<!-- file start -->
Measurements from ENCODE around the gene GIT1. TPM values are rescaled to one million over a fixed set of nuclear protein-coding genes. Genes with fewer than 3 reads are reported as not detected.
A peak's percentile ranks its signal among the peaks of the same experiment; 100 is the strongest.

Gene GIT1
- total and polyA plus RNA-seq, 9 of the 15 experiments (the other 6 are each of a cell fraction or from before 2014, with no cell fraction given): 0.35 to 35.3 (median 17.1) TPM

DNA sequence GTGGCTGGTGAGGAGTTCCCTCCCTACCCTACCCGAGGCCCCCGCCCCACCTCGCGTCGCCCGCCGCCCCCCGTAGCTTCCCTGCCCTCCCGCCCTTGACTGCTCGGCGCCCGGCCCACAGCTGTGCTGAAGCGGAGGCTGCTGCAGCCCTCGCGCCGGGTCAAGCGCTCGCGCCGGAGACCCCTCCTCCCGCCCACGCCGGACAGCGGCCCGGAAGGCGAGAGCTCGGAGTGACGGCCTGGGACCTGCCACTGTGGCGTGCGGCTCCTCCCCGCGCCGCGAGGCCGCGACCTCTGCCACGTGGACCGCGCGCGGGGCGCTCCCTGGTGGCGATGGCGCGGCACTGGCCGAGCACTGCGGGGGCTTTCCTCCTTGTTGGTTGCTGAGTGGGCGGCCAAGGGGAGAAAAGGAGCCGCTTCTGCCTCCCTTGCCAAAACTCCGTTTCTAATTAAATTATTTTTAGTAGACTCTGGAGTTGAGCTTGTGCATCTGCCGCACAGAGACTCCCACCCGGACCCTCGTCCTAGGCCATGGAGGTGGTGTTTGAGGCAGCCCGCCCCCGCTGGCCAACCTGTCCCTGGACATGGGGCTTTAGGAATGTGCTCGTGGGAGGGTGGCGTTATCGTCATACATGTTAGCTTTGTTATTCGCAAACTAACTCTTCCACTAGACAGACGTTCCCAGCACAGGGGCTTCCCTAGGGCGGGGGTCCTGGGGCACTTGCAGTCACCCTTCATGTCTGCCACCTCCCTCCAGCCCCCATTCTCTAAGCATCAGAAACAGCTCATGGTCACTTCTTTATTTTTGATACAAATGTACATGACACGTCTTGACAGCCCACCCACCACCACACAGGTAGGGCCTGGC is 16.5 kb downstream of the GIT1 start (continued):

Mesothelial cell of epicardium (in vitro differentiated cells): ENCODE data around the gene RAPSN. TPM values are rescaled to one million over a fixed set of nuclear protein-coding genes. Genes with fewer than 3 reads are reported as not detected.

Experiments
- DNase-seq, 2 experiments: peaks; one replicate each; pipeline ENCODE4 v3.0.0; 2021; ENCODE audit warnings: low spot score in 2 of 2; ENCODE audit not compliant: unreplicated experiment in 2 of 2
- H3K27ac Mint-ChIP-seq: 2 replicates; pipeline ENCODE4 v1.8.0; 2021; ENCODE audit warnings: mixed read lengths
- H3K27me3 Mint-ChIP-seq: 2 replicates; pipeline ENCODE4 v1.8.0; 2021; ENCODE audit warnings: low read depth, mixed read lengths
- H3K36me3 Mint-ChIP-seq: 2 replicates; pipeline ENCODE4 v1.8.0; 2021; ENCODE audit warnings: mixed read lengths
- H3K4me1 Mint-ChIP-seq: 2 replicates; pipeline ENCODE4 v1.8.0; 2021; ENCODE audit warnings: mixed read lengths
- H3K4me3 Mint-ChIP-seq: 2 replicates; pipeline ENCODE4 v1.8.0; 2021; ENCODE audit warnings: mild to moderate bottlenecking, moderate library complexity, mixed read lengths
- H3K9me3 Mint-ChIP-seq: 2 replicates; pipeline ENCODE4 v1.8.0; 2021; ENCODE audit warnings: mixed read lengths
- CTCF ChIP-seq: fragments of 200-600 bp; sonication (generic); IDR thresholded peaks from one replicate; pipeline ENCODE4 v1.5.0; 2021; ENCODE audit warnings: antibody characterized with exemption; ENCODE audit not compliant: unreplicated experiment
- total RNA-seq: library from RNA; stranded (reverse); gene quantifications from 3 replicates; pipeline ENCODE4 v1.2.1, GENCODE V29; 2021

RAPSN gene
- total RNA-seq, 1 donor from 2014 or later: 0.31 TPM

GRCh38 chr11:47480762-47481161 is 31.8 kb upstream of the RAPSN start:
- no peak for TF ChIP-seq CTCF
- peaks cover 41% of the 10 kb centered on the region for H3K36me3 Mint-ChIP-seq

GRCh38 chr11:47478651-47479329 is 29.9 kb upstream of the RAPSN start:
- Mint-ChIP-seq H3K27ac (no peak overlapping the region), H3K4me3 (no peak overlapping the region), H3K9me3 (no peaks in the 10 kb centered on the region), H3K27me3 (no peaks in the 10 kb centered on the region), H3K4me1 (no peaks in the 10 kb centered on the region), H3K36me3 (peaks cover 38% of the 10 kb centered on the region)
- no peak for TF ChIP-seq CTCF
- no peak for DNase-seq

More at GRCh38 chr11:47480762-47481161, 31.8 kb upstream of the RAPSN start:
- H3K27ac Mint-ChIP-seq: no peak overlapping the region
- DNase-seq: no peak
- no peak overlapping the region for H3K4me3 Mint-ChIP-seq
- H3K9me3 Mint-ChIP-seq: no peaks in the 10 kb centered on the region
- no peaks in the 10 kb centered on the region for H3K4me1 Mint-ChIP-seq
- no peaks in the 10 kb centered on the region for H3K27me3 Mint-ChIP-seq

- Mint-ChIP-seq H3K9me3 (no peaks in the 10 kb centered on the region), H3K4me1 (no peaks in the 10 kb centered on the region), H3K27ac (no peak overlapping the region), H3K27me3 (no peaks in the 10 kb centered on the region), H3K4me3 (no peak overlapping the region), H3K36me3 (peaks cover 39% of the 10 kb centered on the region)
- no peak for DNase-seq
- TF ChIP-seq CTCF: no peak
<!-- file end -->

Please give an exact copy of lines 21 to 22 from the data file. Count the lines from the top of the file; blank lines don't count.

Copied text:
- peaks cover 41% of the 10 kb centered on the region for H3K36me3 Mint-ChIP-seq

GRCh38 chr11:47478651-47479329 is 29.9 kb upstream of the RAPSN start: